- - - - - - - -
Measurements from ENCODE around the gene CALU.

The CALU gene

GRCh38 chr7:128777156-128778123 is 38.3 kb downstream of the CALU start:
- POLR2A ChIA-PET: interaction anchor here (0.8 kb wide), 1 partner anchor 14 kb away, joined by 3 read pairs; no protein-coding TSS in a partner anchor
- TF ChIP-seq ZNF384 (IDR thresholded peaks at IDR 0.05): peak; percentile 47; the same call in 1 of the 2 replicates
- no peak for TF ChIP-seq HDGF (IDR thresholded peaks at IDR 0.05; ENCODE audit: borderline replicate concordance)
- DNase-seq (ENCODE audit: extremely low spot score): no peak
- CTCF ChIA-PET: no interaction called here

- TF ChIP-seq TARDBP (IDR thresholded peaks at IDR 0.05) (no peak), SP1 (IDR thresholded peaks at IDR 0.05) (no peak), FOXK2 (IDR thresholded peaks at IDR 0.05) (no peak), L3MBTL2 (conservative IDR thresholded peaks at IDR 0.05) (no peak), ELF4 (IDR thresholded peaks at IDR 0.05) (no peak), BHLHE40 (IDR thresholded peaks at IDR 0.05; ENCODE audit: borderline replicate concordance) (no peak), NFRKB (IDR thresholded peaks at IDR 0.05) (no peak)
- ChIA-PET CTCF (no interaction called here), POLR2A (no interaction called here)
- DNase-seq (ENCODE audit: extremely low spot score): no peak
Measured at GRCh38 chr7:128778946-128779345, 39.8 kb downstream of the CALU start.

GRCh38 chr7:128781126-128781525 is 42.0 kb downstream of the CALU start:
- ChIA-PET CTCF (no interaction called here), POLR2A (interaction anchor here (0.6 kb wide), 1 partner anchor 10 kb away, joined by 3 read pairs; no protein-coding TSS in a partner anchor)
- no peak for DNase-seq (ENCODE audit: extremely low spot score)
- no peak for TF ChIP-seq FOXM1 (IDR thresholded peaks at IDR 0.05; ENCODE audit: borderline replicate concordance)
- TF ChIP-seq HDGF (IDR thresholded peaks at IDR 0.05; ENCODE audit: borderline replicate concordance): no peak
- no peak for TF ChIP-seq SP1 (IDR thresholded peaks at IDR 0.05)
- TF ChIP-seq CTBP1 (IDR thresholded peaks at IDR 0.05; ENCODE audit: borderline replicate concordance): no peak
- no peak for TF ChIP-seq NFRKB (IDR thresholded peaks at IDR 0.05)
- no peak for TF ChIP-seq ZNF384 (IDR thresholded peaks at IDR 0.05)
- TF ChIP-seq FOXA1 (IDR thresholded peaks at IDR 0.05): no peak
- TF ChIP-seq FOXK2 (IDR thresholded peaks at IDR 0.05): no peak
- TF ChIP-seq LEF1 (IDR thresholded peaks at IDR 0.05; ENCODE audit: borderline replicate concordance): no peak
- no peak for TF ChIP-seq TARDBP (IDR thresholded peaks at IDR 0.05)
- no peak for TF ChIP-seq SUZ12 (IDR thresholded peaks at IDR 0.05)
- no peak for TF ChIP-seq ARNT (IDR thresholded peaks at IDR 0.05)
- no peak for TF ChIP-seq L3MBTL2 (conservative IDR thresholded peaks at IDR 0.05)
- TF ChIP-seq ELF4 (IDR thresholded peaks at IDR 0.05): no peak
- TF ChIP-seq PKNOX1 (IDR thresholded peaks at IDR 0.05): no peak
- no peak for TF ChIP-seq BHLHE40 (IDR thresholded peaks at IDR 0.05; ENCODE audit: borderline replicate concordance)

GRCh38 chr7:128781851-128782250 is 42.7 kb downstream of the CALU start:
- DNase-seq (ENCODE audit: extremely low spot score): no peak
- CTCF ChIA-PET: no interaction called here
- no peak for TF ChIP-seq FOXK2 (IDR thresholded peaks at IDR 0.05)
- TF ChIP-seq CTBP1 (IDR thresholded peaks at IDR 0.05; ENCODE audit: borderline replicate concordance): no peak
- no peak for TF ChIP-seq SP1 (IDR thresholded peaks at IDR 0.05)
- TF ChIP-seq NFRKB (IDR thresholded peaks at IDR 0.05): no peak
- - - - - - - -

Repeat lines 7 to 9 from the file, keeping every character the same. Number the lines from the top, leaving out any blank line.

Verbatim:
- DNase-seq (ENCODE audit: extremely low spot score): no peak
- CTCF ChIA-PET: no interaction called here

- TF ChIP-seq TARDBP (IDR thresholded peaks at IDR 0.05) (no peak), SP1 (IDR thresholded peaks at IDR 0.05) (no peak), FOXK2 (IDR thresholded peaks at IDR 0.05) (no peak), L3MBTL2 (conservative IDR thresholded peaks at IDR 0.05) (no peak), ELF4 (IDR thresholded peaks at IDR 0.05) (no peak), BHLHE40 (IDR thresholded peaks at IDR 0.05; ENCODE audit: borderline replicate concordance) (no peak), NFRKB (IDR thresholded peaks at IDR 0.05) (no peak)